What social media means for today’s colleges

The role of social media in colleges today is an interesting one. For many tutors, it is the bane of their lives: an addictive distraction that eats into study time and has to have its use actively curtailed in classes and seminars. However, social media is also an essential part of a college’s outreach program and an important method of communication between students, staff, prospective applicants and alumni. We should not forget that big social media platforms such as Facebook were first designed as virtual networks in and for colleges, with the intention of making it easier to connect, communicate and share knowledge.

Different platforms, different strengths

The role of digital technology in education is growing rapidly, and colleges are finding that social media is one of the best ways to engage with current and prospective students, as well as with alumni and interested parties from outside of the institution. They are also discovering that different platforms have different success rates for different schools, and that how this works is dependent on a number of complex factors.

For some colleges, Facebook is definitely the best way to communicate with students, but for others, it’s Twitter that best suits their style of address. Others find that Instagram is favored most by a college-age demographic, while LinkedIn has a very formal approach that matches the rigor of high academia. The geographical location of a college, the age range and gender balance of its students, the political climate, and many other factors can all help decide which platforms get the most traffic at a particular college.

The most effective way to find out which social media platform is right for your college is to simply try putting the same message out across several of them at once, and then analyze the results. You may be surprised by which post had the most engagements. You can then have fun figuring out why this is and move on to further tests, increasingly tailoring your social media strategy according to what you discover.

Using Facebook

Facebook is one of the most popular social media platforms in the US and Europe, and is less specialized than many other channels. It can be used to make statements and engage in wide-ranging group conversations, as well as to send and receive private direct messages.

Facebook groups give colleges an ideal opportunity to foster a sense of community and to organize and centralize information pertinent to different departments and subsets of college users. This means that as well as a main Facebook page, a college will have several different groups where users can gather. Alumni might organize into groups by graduation year, for example, and there might be specific parents’ groups for discussion and sharing.

While groups act as a forum for semi-private conversation online, Facebook pages are more suitable for broadcasting news and updates. A college will have pages dedicated to its various sports teams and for other departments and organizations within the school, as well as one main Facebook page that will act mainly as an initial point of contact for interested outsiders. An established institution such as Bryant and Stratton College will use this to give out regular Facebook updates on its activities, achievements and upcoming events.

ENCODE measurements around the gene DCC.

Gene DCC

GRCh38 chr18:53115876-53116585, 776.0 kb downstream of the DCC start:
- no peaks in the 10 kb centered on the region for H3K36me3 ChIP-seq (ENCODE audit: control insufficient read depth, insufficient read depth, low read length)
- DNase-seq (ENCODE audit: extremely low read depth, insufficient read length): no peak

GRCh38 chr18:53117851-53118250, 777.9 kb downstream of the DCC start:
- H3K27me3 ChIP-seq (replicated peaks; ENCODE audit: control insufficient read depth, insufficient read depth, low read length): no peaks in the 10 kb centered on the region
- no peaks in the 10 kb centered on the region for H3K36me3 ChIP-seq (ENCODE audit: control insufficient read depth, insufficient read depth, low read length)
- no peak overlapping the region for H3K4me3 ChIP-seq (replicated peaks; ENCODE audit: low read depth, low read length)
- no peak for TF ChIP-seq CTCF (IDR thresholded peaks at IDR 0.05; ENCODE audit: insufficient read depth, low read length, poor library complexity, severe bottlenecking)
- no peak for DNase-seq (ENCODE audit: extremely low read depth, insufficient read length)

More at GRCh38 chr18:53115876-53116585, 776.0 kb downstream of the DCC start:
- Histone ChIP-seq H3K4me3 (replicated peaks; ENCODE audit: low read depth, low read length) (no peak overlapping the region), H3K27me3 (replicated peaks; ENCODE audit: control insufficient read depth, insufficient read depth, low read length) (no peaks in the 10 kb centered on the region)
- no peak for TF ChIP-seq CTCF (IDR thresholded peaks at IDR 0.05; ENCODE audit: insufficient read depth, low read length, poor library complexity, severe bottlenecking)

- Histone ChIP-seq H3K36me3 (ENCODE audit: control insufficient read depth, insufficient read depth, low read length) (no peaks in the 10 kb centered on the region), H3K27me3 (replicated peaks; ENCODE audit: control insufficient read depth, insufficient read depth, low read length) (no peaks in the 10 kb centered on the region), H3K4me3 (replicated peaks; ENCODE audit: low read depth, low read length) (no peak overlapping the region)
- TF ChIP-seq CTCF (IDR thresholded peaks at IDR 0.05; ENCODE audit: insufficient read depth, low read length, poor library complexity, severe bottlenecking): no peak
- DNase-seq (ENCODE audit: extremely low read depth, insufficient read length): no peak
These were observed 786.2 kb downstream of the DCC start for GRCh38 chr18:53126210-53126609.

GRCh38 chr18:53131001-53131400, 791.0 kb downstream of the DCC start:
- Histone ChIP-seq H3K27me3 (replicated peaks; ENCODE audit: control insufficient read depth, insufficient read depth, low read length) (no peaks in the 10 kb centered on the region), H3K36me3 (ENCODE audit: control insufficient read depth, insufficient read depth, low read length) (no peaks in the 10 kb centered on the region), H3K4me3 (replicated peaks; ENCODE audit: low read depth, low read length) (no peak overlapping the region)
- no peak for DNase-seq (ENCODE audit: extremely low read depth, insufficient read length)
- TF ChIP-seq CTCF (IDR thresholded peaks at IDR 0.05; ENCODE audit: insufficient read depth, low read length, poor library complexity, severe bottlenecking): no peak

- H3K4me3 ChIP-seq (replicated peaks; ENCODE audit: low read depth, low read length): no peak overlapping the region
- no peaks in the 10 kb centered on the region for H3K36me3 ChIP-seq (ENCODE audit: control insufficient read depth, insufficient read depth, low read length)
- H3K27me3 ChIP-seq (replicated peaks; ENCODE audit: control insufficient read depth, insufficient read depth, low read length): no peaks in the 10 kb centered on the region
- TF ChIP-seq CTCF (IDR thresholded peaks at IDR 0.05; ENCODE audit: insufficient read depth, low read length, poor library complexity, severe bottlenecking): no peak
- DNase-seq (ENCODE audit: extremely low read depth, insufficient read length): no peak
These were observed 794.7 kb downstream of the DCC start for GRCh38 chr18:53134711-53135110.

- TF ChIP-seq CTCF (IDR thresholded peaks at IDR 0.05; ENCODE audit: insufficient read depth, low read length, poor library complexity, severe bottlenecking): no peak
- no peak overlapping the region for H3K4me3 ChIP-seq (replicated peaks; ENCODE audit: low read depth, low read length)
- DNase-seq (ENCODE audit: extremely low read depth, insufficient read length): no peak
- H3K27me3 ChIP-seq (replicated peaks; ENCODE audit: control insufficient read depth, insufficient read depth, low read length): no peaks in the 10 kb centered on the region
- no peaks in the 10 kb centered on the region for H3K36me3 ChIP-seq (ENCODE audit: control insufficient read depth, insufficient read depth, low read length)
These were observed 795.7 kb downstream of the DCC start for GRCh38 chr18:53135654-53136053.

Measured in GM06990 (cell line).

Specialized sharing

Colleges can also reach out to non-student social media users who are interested in the subjects in which the school specializes. These may be prospective students or individuals already working in the field in question. Sites such as LinkedIn allow colleges to publish research papers and articles on their work, connecting them to a wider network of researchers and institutions. This is not a substitute for the existing academic journals and the established system of peer-reviewed papers, but stands alongside these outlets as a more immediate way of announcing and discussing discoveries among a global community of experts.

Social media also lets colleges share video footage from sports games, concerts and theatrical productions, as well as historical facts and anniversaries. These will be of interest to a much broader audience than just students and fellow academics, and will help to raise the college’s profile in the wider world.  

Social media is ultimately all about making connections and sharing content in order to create networks based on mutual interest and respect. This is in many ways very similar to how colleges have always operated, so it’s little wonder that our schools are making full use of the many platforms available. From making public statements and news announcements on Twitter to sharing campus photos on Instagram, social media is proving an invaluable tool for colleges across the world. Looking ahead, it seems likely that this will become ever more the case.